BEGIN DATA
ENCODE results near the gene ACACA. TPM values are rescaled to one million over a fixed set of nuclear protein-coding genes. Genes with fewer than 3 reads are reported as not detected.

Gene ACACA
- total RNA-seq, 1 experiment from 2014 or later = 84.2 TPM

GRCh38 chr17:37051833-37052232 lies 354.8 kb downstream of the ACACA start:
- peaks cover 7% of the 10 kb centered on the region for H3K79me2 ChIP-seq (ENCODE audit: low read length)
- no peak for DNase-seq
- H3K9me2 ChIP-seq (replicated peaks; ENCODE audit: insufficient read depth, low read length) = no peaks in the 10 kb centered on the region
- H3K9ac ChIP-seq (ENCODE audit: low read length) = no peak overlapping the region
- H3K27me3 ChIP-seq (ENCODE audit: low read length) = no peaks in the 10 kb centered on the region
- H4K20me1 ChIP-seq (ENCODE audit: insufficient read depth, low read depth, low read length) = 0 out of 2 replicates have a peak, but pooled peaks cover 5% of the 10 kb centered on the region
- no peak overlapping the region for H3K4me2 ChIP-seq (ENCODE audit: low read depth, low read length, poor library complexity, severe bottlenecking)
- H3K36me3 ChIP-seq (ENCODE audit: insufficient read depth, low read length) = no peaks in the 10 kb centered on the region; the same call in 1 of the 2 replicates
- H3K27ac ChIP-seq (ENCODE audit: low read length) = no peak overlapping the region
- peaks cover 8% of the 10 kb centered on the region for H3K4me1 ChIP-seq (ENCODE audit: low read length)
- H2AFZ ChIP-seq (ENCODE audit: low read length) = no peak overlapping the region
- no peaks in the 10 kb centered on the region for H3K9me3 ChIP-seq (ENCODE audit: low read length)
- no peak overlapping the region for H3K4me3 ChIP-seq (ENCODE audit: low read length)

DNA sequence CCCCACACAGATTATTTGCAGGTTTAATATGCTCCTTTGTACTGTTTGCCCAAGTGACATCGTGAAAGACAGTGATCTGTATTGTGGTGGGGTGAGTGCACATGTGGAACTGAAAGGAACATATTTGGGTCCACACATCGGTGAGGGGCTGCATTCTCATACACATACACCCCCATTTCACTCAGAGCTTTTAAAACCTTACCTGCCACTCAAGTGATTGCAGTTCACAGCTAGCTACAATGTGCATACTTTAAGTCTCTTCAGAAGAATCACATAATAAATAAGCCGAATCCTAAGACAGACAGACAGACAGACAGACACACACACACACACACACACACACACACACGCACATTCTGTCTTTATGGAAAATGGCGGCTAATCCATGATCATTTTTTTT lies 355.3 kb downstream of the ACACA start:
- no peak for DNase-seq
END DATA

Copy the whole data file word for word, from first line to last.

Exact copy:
ENCODE results near the gene ACACA. TPM values are rescaled to one million over a fixed set of nuclear protein-coding genes. Genes with fewer than 3 reads are reported as not detected.

Gene ACACA
- total RNA-seq, 1 experiment from 2014 or later = 84.2 TPM

GRCh38 chr17:37051833-37052232 lies 354.8 kb downstream of the ACACA start:
- peaks cover 7% of the 10 kb centered on the region for H3K79me2 ChIP-seq (ENCODE audit: low read length)
- no peak for DNase-seq
- H3K9me2 ChIP-seq (replicated peaks; ENCODE audit: insufficient read depth, low read length) = no peaks in the 10 kb centered on the region
- H3K9ac ChIP-seq (ENCODE audit: low read length) = no peak overlapping the region
- H3K27me3 ChIP-seq (ENCODE audit: low read length) = no peaks in the 10 kb centered on the region
- H4K20me1 ChIP-seq (ENCODE audit: insufficient read depth, low read depth, low read length) = 0 out of 2 replicates have a peak, but pooled peaks cover 5% of the 10 kb centered on the region
- no peak overlapping the region for H3K4me2 ChIP-seq (ENCODE audit: low read depth, low read length, poor library complexity, severe bottlenecking)
- H3K36me3 ChIP-seq (ENCODE audit: insufficient read depth, low read length) = no peaks in the 10 kb centered on the region; the same call in 1 of the 2 replicates
- H3K27ac ChIP-seq (ENCODE audit: low read length) = no peak overlapping the region
- peaks cover 8% of the 10 kb centered on the region for H3K4me1 ChIP-seq (ENCODE audit: low read length)
- H2AFZ ChIP-seq (ENCODE audit: low read length) = no peak overlapping the region
- no peaks in the 10 kb centered on the region for H3K9me3 ChIP-seq (ENCODE audit: low read length)
- no peak overlapping the region for H3K4me3 ChIP-seq (ENCODE audit: low read length)

DNA sequence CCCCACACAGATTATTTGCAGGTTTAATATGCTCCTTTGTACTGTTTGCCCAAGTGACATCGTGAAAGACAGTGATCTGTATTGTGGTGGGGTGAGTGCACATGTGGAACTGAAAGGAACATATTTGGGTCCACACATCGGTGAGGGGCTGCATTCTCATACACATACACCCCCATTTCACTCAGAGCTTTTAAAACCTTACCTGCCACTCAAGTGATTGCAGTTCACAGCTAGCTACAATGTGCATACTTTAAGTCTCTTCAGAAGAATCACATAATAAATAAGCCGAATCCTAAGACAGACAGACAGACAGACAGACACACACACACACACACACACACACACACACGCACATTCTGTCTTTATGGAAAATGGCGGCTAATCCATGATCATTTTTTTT lies 355.3 kb downstream of the ACACA start:
- no peak for DNase-seq